The oldest settlement found in the Valencian Community.
The Bolomor Cave (Tavernes de la Valldigna) is located in the southern wathershed in a wide valley that is entered in the mountain, known as the Valldigna. It is oriented from the west to the east, with low altitude and flanked by the Serra de les Creus and the Massís del Mondúver.
The archeological findings belongs to the Palaeolithic and they are related to the oldest remains found in the Valencia. The reseach has already documented the use of the fire during this period over 250.000 years, there is evidence that those people used the fire in a controlled way and it is considered one of the oldest finding in Europe.
The morpholigical development of the Valldigna during the Quaternary was determined by the sea level data, and the sediment deposition, aspects that provide to rebuilt the landscapes and the variations to the coastline. The current morphology consists on a plain coast that resulted from wetlands and small lagoons.
The Massís del Mondúver presents a palaeolandscape with its own forms of tropical karst with conical depressions and pinnacles. This karstification and its morphologic and climatic system are attributed to its mild climate form the Upper Miocene-Pliocene that generated a tropical humit old mediterranean karst and that, today they can be seen with the changes of the Pliocene.
The Bolomor Cave is an archeoligical site located about 2 km south-east of Tavernes de la Valldigna, in the northern slope of the Massís del Mondúver. The excavacions and research were carried out in 1989 with the support of the Museum of Prehistory of Valencia, the provincial council and the General Direction of Heritage of the Valencian Government.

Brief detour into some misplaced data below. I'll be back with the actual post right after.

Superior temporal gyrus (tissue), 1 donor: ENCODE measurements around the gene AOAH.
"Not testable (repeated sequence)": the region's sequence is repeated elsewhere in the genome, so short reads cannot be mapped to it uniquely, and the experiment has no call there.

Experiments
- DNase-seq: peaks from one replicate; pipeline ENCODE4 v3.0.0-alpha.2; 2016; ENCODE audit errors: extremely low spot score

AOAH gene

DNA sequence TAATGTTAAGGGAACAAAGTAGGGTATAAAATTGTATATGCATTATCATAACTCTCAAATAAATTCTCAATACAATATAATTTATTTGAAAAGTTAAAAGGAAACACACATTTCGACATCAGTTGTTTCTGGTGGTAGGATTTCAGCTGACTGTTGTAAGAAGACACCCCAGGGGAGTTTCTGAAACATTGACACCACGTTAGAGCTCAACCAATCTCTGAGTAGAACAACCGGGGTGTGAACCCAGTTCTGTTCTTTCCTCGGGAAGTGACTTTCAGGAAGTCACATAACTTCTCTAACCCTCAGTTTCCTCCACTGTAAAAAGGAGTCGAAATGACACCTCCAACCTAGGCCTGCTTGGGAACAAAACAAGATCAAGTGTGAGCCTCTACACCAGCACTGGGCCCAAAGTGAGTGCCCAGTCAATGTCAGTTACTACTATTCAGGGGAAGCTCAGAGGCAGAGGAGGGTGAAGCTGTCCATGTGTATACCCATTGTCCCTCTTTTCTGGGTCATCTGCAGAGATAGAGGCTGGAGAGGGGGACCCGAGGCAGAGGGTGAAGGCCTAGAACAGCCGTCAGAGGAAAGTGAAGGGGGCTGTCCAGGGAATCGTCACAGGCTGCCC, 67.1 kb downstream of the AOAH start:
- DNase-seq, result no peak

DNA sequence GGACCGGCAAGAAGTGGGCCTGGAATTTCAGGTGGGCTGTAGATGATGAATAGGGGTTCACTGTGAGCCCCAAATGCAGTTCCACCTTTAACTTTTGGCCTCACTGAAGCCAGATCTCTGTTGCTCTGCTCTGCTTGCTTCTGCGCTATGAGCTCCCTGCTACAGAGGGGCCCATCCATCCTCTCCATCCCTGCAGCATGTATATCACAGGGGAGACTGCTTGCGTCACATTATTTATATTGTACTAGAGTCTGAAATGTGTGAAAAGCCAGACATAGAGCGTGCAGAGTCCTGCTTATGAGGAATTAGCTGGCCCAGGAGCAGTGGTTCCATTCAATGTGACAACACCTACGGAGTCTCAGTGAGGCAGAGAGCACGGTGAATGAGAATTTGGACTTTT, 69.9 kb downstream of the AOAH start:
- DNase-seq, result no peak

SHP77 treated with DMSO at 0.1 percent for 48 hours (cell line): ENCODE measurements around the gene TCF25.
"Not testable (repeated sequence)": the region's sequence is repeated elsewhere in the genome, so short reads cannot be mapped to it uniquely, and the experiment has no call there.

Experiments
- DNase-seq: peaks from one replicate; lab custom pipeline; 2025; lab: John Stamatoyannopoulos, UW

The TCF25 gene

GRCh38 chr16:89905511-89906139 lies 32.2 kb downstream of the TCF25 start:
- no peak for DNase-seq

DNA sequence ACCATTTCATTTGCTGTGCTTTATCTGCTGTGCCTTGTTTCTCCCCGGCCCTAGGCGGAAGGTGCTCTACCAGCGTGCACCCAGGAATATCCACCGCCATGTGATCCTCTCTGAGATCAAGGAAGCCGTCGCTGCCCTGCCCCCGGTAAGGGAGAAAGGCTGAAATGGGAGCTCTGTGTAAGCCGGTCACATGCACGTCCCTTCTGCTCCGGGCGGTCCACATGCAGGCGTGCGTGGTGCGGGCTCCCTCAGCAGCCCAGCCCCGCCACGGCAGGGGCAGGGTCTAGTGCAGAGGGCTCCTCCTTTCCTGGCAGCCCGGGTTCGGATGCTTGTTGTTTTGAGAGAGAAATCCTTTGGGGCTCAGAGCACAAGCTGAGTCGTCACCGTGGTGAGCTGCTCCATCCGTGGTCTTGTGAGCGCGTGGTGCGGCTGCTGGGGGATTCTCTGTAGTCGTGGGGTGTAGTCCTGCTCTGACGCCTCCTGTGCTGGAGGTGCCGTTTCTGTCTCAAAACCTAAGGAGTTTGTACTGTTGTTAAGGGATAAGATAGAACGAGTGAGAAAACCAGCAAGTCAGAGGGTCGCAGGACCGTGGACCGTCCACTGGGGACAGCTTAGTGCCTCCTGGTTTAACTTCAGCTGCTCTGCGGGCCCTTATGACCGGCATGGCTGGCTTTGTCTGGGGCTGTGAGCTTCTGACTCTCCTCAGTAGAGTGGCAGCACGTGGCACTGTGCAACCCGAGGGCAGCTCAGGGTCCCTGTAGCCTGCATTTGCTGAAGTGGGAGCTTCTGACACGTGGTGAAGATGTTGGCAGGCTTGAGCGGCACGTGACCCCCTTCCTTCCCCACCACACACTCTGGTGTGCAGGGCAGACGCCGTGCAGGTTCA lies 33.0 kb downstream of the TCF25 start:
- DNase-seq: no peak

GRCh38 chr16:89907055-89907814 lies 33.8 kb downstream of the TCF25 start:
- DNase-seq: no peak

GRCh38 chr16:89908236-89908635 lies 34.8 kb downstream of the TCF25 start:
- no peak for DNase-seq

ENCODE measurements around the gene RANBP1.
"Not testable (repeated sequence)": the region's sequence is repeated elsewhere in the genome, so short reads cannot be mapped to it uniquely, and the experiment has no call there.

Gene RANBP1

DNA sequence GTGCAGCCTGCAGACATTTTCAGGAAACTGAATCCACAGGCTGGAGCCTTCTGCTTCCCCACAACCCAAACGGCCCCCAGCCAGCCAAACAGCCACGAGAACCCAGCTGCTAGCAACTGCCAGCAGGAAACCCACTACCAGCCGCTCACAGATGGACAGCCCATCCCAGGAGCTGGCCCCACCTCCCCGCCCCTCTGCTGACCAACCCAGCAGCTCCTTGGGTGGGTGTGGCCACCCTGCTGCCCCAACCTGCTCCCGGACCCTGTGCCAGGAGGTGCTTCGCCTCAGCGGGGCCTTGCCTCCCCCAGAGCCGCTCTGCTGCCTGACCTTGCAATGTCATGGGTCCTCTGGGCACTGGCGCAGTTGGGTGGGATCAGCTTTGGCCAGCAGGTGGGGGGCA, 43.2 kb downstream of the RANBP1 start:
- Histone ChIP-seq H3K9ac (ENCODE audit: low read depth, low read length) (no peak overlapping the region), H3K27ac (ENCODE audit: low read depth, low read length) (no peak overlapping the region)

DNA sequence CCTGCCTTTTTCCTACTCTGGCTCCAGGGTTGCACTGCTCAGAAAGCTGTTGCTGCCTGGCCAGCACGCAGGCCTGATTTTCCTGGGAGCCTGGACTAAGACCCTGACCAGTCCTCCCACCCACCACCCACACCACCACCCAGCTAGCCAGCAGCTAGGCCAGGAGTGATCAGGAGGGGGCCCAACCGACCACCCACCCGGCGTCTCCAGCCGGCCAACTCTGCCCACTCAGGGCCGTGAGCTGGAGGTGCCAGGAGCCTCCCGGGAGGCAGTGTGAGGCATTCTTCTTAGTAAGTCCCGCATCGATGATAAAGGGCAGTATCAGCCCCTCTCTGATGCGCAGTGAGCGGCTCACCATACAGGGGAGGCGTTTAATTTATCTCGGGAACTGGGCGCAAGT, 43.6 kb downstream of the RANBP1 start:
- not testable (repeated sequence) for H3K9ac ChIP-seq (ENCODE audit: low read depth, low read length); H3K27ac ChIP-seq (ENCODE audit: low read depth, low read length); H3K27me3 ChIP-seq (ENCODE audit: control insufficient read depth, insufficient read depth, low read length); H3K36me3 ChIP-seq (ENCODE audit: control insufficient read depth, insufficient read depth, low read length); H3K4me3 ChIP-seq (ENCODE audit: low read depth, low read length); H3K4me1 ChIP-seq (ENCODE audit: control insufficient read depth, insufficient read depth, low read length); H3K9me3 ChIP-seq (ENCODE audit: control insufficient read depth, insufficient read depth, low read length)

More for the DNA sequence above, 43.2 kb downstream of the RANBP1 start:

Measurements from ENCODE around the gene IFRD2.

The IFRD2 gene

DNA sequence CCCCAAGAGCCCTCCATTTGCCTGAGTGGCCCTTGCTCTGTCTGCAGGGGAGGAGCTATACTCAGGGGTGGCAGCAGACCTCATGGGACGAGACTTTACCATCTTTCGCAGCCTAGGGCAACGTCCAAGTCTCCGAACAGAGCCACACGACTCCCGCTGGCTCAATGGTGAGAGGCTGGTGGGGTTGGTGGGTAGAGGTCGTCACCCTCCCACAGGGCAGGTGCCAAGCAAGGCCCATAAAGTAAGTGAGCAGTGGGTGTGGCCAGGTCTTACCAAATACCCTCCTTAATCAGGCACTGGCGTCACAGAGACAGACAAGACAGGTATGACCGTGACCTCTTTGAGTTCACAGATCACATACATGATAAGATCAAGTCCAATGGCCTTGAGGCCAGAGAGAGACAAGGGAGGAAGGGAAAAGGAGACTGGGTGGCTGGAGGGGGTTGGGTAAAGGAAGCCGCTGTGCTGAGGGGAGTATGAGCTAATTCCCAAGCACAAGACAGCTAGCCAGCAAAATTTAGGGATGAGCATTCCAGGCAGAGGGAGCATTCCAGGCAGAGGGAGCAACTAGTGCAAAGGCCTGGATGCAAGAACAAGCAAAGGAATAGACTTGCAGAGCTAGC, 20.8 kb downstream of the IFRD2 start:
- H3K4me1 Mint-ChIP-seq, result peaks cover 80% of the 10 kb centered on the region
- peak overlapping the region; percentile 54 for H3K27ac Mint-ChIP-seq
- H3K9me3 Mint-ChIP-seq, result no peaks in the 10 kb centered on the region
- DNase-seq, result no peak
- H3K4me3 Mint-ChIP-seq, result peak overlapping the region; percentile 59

The excavation process made many remains appear: lithic remains, bone remains, combustion systems, and hominid fossils. This site is specially important by its cronostratigraphic value from the Middle Quaternary, between 100.000 and 350.000 years ago. The archeological remains belongs to the Palaeolithic related to the oldest remains found in the Valencian Community. The research has documented an exceptional and unique prehistoric register about the use of bonfires for over 250.000 years, one of the most important evidences of the use of fire in a controlled way in Europe. An importat part of the way of life of these old hominids has been discovered in this site with the integration of new behaviours regarding to use of food sources and their procurement patterns.
The Bolomor Cave represents an important place in the Mediterranean coast to discover the origins and the chacarteristics of the Palaeolithic Eurpean settlers, the way of life of the Neanderthal men and other hominids that came after. Bolomor set a worldwide standard today for the study of the European Middle Pleistocene and the start of the behaviour of the Neanderthal men.
For more information visit the web page www.bolomor.com